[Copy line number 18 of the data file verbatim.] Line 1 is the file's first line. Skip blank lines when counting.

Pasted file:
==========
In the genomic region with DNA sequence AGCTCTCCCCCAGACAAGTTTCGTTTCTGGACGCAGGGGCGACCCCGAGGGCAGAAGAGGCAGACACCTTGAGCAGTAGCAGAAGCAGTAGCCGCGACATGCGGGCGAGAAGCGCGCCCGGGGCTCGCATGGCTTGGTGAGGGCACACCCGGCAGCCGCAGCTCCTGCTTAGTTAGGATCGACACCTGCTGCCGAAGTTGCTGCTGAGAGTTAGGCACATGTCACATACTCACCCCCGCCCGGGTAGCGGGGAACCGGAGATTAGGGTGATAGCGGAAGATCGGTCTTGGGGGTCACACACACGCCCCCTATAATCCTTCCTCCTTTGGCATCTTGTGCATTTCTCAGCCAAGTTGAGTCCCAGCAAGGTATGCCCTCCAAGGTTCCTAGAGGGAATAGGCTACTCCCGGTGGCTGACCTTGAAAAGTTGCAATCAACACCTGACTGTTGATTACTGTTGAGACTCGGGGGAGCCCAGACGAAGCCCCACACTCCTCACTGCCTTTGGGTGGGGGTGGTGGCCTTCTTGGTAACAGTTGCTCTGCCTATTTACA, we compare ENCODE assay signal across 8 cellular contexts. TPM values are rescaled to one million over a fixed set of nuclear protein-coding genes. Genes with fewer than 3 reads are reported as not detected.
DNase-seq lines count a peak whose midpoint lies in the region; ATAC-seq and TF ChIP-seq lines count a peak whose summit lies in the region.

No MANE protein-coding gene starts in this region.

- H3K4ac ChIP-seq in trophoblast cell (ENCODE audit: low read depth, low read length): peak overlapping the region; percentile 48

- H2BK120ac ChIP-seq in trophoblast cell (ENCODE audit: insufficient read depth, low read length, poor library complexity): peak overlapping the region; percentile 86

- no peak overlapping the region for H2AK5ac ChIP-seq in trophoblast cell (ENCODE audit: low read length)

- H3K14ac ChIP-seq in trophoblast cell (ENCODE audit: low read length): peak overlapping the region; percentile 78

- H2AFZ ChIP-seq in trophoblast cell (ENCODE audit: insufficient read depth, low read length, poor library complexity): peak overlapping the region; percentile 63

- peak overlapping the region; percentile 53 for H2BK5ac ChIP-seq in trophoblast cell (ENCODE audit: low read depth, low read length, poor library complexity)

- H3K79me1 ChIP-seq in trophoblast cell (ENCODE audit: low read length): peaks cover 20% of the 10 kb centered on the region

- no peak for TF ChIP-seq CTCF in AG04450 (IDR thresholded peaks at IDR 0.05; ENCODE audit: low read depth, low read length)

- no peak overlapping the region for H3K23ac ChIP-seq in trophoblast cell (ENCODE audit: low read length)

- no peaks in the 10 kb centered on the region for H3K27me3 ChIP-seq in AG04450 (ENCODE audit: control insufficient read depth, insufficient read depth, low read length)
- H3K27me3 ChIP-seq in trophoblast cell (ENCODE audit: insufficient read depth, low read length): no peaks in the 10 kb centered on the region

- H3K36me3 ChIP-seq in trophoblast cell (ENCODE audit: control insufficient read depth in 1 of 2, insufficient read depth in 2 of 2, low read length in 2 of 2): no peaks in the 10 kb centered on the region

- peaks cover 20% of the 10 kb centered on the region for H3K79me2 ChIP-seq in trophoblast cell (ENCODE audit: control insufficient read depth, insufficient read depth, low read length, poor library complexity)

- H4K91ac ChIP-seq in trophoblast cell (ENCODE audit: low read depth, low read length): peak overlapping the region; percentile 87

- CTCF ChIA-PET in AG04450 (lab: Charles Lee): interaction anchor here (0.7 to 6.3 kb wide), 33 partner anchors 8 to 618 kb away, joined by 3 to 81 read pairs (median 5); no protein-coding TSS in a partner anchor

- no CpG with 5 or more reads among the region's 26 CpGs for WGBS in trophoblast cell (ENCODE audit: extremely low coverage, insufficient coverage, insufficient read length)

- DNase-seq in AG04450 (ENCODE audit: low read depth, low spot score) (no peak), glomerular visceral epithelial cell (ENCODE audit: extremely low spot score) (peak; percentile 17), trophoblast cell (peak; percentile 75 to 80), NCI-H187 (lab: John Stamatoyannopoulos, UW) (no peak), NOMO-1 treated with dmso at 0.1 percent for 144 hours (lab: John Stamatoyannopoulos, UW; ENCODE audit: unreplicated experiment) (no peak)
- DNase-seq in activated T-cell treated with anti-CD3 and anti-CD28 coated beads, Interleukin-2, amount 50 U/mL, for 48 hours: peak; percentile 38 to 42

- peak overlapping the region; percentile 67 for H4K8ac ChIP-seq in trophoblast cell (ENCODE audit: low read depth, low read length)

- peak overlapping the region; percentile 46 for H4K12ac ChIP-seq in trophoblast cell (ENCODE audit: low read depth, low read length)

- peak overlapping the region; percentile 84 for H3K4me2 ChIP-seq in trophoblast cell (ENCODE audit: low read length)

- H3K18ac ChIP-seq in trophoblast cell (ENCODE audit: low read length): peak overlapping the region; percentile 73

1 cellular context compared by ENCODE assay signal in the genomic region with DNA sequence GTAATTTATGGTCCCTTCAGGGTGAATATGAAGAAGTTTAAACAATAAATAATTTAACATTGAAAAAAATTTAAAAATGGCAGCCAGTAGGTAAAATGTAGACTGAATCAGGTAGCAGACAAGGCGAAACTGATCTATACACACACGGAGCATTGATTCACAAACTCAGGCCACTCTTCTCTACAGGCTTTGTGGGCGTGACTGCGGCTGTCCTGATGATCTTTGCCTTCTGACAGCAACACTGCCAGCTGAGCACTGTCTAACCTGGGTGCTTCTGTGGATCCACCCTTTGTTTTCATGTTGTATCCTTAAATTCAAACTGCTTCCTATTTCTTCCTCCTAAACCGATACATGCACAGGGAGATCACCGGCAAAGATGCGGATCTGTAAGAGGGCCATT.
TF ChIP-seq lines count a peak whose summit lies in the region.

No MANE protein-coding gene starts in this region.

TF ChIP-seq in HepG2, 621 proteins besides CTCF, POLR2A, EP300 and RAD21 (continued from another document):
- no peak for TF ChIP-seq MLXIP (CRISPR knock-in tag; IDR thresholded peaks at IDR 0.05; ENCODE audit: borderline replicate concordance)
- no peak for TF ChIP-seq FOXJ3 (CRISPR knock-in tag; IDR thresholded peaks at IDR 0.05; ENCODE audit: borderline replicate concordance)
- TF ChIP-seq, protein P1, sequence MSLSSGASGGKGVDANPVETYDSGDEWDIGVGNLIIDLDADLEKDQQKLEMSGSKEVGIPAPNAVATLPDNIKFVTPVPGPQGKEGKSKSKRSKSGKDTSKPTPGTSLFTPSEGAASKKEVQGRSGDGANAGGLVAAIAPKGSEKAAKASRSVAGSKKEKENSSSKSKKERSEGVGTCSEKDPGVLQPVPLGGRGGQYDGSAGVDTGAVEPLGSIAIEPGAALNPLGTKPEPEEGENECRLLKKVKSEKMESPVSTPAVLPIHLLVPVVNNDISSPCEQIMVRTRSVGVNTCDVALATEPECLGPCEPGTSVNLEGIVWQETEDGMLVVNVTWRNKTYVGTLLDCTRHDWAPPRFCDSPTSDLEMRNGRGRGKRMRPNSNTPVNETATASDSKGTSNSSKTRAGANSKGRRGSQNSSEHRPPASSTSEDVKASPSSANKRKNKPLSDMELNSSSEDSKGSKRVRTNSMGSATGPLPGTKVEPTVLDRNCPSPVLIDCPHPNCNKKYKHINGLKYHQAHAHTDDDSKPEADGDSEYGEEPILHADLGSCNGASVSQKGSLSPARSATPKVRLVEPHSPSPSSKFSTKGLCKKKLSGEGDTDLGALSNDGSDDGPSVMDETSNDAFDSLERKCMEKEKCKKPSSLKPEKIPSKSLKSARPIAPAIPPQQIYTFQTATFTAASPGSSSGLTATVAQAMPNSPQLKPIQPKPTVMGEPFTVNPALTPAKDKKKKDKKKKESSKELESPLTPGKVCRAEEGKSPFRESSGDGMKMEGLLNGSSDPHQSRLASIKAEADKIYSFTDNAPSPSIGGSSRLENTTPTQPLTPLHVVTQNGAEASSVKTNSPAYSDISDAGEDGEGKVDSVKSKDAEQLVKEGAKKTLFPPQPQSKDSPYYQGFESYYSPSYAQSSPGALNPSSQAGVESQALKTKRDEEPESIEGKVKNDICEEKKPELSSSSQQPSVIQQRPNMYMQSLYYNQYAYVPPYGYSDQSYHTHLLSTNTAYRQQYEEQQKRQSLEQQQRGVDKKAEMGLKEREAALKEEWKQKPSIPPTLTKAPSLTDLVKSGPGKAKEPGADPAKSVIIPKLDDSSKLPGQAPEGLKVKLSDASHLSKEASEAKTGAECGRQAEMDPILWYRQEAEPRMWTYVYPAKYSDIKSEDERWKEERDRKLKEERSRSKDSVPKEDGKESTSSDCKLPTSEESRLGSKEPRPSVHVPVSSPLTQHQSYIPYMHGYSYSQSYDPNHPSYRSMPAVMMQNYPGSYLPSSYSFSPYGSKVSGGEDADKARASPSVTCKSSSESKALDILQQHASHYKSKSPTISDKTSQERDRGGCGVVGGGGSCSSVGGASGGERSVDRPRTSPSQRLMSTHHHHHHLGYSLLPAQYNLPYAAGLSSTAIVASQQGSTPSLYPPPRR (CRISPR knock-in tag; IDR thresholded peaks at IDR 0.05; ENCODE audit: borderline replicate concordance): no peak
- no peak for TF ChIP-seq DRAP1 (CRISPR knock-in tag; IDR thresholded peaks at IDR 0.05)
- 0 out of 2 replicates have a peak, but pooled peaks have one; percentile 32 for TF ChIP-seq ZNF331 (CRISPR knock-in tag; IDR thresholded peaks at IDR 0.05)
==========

- CTCF ChIA-PET in AG04450 (lab: Charles Lee): interaction anchor here (0.7 to 6.3 kb wide), 33 partner anchors 8 to 618 kb away, joined by 3 to 81 read pairs (median 5); no protein-coding TSS in a partner anchor